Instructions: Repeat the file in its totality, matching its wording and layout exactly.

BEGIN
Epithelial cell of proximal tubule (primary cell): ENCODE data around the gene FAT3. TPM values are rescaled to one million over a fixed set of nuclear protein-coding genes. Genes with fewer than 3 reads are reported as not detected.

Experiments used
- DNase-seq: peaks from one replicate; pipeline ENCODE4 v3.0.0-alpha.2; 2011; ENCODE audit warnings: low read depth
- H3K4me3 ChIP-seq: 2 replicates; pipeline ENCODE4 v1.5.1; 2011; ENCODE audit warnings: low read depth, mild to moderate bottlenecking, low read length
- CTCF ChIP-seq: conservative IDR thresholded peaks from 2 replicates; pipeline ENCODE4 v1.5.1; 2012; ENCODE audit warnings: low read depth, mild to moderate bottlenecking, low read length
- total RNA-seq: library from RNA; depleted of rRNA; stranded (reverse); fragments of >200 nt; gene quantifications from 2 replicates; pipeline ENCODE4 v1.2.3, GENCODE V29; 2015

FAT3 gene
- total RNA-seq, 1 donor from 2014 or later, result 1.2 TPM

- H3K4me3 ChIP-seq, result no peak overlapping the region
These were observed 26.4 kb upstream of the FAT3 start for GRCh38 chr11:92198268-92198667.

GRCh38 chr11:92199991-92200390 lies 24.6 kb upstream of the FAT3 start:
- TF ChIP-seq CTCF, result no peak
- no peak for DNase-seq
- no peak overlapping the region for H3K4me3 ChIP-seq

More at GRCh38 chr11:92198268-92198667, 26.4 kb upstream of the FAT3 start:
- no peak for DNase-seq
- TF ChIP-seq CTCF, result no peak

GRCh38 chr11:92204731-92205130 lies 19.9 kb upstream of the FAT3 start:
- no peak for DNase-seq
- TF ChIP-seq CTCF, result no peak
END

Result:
Epithelial cell of proximal tubule (primary cell): ENCODE data around the gene FAT3. TPM values are rescaled to one million over a fixed set of nuclear protein-coding genes. Genes with fewer than 3 reads are reported as not detected.

Experiments used
- DNase-seq: peaks from one replicate; pipeline ENCODE4 v3.0.0-alpha.2; 2011; ENCODE audit warnings: low read depth
- H3K4me3 ChIP-seq: 2 replicates; pipeline ENCODE4 v1.5.1; 2011; ENCODE audit warnings: low read depth, mild to moderate bottlenecking, low read length
- CTCF ChIP-seq: conservative IDR thresholded peaks from 2 replicates; pipeline ENCODE4 v1.5.1; 2012; ENCODE audit warnings: low read depth, mild to moderate bottlenecking, low read length
- total RNA-seq: library from RNA; depleted of rRNA; stranded (reverse); fragments of >200 nt; gene quantifications from 2 replicates; pipeline ENCODE4 v1.2.3, GENCODE V29; 2015

FAT3 gene
- total RNA-seq, 1 donor from 2014 or later, result 1.2 TPM

- H3K4me3 ChIP-seq, result no peak overlapping the region
These were observed 26.4 kb upstream of the FAT3 start for GRCh38 chr11:92198268-92198667.

GRCh38 chr11:92199991-92200390 lies 24.6 kb upstream of the FAT3 start:
- TF ChIP-seq CTCF, result no peak
- no peak for DNase-seq
- no peak overlapping the region for H3K4me3 ChIP-seq

More at GRCh38 chr11:92198268-92198667, 26.4 kb upstream of the FAT3 start:
- no peak for DNase-seq
- TF ChIP-seq CTCF, result no peak

GRCh38 chr11:92204731-92205130 lies 19.9 kb upstream of the FAT3 start:
- no peak for DNase-seq
- TF ChIP-seq CTCF, result no peak